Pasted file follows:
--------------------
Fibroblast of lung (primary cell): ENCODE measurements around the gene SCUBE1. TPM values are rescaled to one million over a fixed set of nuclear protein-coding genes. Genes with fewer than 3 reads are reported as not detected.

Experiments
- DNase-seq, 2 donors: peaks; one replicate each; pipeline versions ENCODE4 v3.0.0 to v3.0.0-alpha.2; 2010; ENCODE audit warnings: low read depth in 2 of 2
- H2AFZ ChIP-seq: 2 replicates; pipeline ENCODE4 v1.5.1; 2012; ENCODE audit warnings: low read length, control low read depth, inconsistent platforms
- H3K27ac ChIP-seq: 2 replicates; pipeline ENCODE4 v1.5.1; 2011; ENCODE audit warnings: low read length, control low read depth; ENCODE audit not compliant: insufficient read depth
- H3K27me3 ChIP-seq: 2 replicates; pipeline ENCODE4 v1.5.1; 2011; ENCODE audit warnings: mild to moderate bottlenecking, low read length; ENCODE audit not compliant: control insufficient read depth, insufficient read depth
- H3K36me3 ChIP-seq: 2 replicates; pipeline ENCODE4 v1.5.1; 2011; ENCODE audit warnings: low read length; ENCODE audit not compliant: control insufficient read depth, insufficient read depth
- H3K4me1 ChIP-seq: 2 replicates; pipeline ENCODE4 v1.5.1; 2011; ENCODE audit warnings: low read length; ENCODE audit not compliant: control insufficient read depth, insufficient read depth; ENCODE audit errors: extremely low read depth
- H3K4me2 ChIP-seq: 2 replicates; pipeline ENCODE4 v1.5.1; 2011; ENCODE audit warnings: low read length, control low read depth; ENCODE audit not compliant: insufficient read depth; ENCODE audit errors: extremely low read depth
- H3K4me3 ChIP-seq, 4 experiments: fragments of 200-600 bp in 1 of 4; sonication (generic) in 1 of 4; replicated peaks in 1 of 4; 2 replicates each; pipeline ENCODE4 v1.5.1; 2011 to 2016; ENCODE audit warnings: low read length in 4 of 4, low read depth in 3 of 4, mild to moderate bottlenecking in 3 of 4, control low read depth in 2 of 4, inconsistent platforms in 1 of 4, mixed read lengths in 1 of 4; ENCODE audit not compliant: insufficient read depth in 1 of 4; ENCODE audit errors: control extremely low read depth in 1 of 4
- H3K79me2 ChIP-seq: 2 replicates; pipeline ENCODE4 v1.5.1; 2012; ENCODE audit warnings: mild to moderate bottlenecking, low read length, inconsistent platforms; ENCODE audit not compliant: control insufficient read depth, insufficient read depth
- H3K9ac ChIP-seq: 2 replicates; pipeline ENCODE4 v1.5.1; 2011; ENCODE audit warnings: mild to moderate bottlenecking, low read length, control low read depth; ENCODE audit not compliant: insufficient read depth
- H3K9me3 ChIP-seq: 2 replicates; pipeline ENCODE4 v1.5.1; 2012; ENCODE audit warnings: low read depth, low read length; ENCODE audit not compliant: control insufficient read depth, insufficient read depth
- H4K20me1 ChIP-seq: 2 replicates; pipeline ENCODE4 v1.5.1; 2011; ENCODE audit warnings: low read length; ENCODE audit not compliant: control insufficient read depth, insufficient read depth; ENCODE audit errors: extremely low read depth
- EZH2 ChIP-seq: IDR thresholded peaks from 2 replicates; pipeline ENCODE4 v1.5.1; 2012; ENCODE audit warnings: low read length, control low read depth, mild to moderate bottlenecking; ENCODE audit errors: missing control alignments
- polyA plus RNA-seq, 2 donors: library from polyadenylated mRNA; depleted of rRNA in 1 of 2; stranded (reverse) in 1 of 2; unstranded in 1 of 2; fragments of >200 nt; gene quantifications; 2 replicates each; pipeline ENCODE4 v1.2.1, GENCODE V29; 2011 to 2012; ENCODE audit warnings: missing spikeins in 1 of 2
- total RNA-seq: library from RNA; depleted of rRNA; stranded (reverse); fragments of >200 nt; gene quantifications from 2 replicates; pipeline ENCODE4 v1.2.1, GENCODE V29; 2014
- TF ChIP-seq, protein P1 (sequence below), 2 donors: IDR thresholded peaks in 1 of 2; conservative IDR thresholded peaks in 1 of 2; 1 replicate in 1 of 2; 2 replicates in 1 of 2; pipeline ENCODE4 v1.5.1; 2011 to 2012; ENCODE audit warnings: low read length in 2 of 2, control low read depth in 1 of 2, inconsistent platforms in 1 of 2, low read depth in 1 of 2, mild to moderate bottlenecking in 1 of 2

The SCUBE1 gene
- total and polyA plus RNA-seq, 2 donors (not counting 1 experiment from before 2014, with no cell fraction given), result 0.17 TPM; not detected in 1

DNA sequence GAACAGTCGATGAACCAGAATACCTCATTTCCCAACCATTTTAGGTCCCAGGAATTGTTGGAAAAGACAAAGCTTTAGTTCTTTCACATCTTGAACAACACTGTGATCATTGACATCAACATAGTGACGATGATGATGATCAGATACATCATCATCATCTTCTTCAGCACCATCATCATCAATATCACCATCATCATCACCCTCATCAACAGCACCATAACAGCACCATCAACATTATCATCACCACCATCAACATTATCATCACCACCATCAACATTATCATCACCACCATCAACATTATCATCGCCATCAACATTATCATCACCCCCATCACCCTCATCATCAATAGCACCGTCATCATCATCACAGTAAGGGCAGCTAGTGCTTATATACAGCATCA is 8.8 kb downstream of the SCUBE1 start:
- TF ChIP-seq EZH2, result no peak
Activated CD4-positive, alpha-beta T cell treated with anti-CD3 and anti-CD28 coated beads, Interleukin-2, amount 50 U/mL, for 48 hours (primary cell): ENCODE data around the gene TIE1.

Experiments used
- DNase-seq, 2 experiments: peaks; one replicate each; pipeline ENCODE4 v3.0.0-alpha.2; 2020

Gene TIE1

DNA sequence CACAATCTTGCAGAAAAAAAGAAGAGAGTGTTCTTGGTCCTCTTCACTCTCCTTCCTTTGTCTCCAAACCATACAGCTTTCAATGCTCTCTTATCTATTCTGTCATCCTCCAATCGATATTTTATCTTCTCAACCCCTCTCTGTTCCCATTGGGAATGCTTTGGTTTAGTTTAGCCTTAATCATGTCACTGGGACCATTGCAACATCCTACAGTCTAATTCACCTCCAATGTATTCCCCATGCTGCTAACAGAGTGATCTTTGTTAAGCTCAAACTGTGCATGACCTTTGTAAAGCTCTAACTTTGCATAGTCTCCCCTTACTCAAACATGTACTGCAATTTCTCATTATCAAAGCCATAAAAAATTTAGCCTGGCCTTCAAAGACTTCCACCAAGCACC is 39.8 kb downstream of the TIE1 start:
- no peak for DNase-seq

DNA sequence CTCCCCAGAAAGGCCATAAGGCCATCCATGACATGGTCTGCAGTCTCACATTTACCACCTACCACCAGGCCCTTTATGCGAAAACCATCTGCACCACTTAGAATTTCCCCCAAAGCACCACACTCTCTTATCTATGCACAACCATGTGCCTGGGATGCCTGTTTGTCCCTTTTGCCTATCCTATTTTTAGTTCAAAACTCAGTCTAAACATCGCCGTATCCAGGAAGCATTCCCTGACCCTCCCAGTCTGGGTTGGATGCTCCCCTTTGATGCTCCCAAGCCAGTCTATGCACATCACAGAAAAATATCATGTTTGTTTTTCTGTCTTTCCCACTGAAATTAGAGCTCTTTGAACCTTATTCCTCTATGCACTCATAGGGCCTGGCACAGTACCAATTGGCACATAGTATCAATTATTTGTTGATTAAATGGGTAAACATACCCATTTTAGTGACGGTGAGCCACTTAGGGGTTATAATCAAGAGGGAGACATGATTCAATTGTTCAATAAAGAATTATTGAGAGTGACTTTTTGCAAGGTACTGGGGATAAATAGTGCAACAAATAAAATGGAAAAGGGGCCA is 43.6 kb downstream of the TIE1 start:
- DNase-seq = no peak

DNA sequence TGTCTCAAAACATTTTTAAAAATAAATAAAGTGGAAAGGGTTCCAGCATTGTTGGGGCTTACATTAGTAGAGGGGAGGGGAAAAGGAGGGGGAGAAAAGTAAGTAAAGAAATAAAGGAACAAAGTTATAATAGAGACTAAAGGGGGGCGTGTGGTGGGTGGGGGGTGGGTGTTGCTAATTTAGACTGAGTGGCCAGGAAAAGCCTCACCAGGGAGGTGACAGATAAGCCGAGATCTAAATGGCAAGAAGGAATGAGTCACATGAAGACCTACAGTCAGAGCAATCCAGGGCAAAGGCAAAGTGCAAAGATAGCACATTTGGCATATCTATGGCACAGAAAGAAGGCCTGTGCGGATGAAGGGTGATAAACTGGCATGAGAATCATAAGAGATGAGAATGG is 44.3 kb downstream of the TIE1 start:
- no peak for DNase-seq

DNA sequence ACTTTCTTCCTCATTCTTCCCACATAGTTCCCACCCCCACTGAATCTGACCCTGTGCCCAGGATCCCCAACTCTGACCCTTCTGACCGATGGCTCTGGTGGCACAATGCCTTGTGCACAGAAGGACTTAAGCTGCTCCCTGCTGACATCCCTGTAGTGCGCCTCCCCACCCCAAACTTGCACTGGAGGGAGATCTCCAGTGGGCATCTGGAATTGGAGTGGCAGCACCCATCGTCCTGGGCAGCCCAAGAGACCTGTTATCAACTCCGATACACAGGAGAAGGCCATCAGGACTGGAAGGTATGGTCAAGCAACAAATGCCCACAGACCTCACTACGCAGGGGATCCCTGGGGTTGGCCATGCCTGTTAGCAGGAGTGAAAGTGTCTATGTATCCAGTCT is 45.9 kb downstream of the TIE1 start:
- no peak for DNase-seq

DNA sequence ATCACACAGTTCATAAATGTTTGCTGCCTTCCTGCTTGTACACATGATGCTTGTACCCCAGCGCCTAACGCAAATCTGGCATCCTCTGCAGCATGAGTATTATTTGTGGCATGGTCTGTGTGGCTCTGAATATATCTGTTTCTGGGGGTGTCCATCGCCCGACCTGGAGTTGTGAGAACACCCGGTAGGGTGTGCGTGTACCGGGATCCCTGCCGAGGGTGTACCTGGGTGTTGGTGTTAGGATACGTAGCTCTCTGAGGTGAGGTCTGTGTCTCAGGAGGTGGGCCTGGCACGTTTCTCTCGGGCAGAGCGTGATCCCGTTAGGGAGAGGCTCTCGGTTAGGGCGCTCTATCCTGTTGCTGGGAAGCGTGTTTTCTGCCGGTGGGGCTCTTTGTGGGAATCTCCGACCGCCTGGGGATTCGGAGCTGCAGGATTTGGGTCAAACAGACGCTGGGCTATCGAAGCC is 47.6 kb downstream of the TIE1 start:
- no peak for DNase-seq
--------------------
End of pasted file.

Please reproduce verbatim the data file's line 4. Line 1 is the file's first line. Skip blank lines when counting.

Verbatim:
- H2AFZ ChIP-seq: 2 replicates; pipeline ENCODE4 v1.5.1; 2012; ENCODE audit warnings: low read length, control low read depth, inconsistent platforms